EL AGUACATE, Honduras — Carlos. Fransisco. Rene Pinto Polaco. Prisoner Sauceda. Mario was here.
Carved roughly into the bricks of an abandoned jail cell a few yards from an airstrip that U.S. forces built in 1983, the names symbolize the mystery of El Aguacate.
The United States used this air base in eastern Honduras to supply and train Nicaraguan counterrevolutionaries, known as Contras, fighting their country's leftist Sandinista government in the 1980s.
But many questionable activities are also believed to have taken place here.
Are the names merely the scrawlings of bored soldiers thrown in the calaboose to sober up? Or were they the last desperate attempts for recognition made by Honduran guerrillas or by Sandinista supporters dragged back from Nicaragua to be tortured here? And are the bodies of Prisoner Sauceda and others like him buried in the unmarked graves just over the hill? Or do those graves hold the remains of Contras who died at the 250-bed base hospital from battle wounds?
Local prosecutor Gia Ridense has set out to find the answers to those questions by filing and winning a motion that will finally, nine years after the Contras left, open up the base to forensic anthropologists and other investigators looking for evidence of what went on at El Aguacate.
In the process, she has revived questions about the U.S. role in Central America, particularly support for the Contras, an intervention that both U.S. and Honduran officials first denied, then minimized and even now will not completely reveal.
Her investigation is proceeding slowly, prompting one Southern California family, which believes that a brother might be buried here, to press for guarantees of progress. During a trip to Honduras last month, relatives of Father James Francis Carney delivered to Honduran authorities a letter signed by several U.S. congressmen, urging exhumations of the graves.
Ex-Soldiers, Peasants Recount Brutalities
As the investigation takes shape, slowly, cautiously, soldiers once stationed here and peasants who lived in the shadow of the base are beginning to talk about what they saw and heard. Their tales of brutality raise issues of how the United States chooses its foreign allies and what behavior Washington will tolerate in order to accomplish its objectives abroad.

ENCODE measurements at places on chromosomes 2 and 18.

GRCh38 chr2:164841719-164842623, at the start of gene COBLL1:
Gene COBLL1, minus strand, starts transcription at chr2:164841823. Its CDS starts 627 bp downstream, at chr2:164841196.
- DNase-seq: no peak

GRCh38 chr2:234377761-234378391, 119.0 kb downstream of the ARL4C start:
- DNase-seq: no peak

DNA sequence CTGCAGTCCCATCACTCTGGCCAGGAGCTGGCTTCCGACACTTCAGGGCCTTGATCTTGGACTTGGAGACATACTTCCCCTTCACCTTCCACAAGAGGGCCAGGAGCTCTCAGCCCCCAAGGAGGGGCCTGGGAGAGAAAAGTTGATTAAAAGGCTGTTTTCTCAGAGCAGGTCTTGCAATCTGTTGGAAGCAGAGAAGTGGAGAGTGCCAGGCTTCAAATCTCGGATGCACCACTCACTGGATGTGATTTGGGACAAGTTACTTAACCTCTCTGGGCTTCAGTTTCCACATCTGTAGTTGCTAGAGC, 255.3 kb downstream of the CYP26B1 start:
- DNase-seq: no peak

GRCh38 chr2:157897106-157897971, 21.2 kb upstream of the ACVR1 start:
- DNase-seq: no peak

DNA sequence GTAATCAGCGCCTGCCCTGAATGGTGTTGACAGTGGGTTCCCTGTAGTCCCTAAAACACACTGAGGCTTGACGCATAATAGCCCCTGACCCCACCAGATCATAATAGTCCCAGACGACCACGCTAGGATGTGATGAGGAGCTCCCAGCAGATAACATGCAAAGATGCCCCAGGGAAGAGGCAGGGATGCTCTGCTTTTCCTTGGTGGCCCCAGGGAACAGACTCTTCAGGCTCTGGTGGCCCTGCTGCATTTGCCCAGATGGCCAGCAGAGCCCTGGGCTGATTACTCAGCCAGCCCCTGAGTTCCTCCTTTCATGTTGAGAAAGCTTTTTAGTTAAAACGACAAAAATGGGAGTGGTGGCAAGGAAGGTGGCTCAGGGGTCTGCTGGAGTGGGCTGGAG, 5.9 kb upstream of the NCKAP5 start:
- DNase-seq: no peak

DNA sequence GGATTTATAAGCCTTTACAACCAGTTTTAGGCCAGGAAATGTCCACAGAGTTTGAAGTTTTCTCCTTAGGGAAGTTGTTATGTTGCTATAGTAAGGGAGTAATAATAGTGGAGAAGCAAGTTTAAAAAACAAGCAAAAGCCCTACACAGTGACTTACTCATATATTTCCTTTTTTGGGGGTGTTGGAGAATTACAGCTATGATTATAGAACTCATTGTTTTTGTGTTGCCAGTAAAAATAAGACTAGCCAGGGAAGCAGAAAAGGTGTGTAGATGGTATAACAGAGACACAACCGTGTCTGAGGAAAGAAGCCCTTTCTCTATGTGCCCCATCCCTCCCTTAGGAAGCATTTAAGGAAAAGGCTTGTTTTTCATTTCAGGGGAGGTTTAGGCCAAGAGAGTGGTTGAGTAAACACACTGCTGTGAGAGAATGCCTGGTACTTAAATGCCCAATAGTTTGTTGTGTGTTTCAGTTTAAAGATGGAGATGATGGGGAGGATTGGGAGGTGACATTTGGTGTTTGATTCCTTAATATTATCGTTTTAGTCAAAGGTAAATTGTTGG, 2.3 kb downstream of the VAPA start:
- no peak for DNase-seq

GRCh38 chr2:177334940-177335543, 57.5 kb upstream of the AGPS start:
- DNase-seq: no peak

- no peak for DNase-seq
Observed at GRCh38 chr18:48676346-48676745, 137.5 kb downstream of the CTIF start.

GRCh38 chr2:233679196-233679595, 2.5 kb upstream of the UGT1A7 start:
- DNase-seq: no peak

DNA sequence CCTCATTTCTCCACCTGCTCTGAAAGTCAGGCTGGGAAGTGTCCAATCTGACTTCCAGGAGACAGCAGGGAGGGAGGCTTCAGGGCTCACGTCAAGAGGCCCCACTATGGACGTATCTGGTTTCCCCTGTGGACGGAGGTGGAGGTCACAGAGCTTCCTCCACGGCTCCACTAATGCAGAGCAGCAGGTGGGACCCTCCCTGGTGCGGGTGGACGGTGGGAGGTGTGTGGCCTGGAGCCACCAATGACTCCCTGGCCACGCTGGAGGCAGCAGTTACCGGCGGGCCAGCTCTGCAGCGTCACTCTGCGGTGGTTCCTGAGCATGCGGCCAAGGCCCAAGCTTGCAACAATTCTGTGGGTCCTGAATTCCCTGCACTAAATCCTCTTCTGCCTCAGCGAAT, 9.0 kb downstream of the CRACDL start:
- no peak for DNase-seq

"The concern now is not about the left, but about drugs and instability," said Peter Hakim, director of Interamerican Dialogue, a policy institute in Washington. "El Aguacate reflects one part of U.S. policy. There is no single right symbol for U.S. policy then or now."
"El Aguacate was part of a policy of making Honduras a platform for waging war against Nicaragua," said Joseph Eldridge, who was so disturbed by what he saw as a missionary in Honduras that he co-founded the Washington Office on Latin America to study U.S. policy in the region.
"The United States ironically continues to believe that there can be military solutions," he said. "That was a flawed approach in Central America in the 1980s, and it is a flawed approach in Colombia today. These are fundamentally economic and political problems."
U.S. anti-narcotics aid to Colombia has soared in the past year, reaching $289 million. Because Colombia's narcotics production is closely tied to Marxist guerrillas, the line between fighting drugs and fighting the rebels is increasingly blurry.
Most aid is given to the Colombian police, but the United States increasingly cooperates with the army in sharing intelligence and in training carefully screened units.
Reporters are banned from those sessions, just as they were banned from El Aguacate in the 1980s. But at El Aguacate, Eldridge said, "the walls are finally coming down."
The investigation began because farmers fighting to reclaim the base for agriculture presented the prosecutor with evidence of an unregistered graveyard. That allowed her to obtain a court order for an inspection in early August.
That initial visit included a chemical test showing that the walls of the brick cell had been spattered with blood. It uncovered hooks built into the floor and ceiling.
"With that structure, the only thing it could have been used for is torture," Ridense said.
Adolfo Calero, a Contra leader who visited the base about half a dozen times, said he doesn't recall the brick building. But he said of the investigation: "It's all made up. They are not going to discover anything because there is nothing to discover. It was used for airdrops and as a hospital."
Honduras' civilian defense minister, Edgardo Dumas, has authorized the small contingent of soldiers who guard the base to show visitors the jail and two possible graveyards, which Ridense has marked off with yellow tape.
"I am willing to open all the doors of every base," Dumas said in a recent interview. "I am not the one responsible for what happened."